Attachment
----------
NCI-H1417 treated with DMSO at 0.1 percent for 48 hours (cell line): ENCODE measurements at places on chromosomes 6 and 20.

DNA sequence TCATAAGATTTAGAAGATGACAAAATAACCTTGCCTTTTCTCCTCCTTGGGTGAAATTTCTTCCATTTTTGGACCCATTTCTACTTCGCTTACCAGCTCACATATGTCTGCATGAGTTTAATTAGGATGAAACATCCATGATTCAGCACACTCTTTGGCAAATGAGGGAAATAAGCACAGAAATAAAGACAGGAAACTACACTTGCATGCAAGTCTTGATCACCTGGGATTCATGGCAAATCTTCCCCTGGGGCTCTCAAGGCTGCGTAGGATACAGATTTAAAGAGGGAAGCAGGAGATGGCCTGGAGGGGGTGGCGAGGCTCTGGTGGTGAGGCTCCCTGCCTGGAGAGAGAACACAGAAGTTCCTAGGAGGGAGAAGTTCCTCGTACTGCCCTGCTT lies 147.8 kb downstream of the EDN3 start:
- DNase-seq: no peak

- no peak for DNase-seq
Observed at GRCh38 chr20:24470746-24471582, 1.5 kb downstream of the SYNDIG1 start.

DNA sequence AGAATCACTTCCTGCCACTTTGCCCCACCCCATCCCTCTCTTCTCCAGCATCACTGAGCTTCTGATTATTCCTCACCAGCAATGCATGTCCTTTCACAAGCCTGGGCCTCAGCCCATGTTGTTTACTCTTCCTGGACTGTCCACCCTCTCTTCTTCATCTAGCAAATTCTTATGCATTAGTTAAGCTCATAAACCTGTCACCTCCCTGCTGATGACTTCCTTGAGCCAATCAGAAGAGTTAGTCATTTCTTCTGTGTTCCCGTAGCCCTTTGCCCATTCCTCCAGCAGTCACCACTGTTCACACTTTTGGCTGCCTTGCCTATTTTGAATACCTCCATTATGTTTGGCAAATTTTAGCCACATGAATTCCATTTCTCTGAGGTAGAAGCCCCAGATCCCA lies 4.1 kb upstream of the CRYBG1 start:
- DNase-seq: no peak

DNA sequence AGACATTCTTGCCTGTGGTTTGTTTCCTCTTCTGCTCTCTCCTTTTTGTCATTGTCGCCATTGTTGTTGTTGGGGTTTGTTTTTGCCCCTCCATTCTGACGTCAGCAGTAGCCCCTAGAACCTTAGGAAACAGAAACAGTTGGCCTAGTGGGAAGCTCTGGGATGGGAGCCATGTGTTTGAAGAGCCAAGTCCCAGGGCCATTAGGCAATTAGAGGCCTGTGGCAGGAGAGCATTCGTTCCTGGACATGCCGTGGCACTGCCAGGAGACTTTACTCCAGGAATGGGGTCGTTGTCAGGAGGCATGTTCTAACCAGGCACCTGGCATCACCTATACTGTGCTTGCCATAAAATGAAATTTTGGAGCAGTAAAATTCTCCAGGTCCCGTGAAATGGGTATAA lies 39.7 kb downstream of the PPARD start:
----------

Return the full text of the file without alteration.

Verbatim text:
NCI-H1417 treated with DMSO at 0.1 percent for 48 hours (cell line): ENCODE measurements at places on chromosomes 6 and 20.

DNA sequence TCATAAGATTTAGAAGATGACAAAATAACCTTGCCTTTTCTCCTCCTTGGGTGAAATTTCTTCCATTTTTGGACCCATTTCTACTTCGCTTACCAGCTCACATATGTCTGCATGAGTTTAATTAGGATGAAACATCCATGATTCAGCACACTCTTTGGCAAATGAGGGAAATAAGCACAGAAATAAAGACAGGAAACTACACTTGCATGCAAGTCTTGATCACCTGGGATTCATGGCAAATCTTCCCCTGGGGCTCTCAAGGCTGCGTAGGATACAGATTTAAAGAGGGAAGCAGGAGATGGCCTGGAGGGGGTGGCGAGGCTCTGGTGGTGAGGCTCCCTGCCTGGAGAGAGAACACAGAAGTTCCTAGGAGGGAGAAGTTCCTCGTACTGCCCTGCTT lies 147.8 kb downstream of the EDN3 start:
- DNase-seq: no peak

- no peak for DNase-seq
Observed at GRCh38 chr20:24470746-24471582, 1.5 kb downstream of the SYNDIG1 start.

DNA sequence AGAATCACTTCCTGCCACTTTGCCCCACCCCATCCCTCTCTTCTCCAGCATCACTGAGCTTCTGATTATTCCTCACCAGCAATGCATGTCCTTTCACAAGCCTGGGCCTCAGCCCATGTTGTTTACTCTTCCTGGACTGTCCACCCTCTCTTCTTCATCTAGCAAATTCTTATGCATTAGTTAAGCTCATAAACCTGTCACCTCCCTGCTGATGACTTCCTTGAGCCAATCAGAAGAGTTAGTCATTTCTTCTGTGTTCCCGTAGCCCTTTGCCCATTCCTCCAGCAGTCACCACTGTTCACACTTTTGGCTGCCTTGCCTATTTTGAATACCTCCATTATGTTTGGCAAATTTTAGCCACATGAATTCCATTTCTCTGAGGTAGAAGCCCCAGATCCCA lies 4.1 kb upstream of the CRYBG1 start:
- DNase-seq: no peak

DNA sequence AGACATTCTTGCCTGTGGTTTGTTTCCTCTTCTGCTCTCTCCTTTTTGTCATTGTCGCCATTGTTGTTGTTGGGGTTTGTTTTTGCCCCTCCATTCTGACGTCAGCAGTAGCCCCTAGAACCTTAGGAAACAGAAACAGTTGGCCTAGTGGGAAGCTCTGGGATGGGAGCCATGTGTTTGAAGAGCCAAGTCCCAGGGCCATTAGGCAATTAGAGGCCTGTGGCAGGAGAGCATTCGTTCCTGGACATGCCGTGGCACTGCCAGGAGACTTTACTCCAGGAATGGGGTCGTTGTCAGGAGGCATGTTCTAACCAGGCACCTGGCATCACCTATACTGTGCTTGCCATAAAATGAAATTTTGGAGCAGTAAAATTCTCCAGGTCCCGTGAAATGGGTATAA lies 39.7 kb downstream of the PPARD start: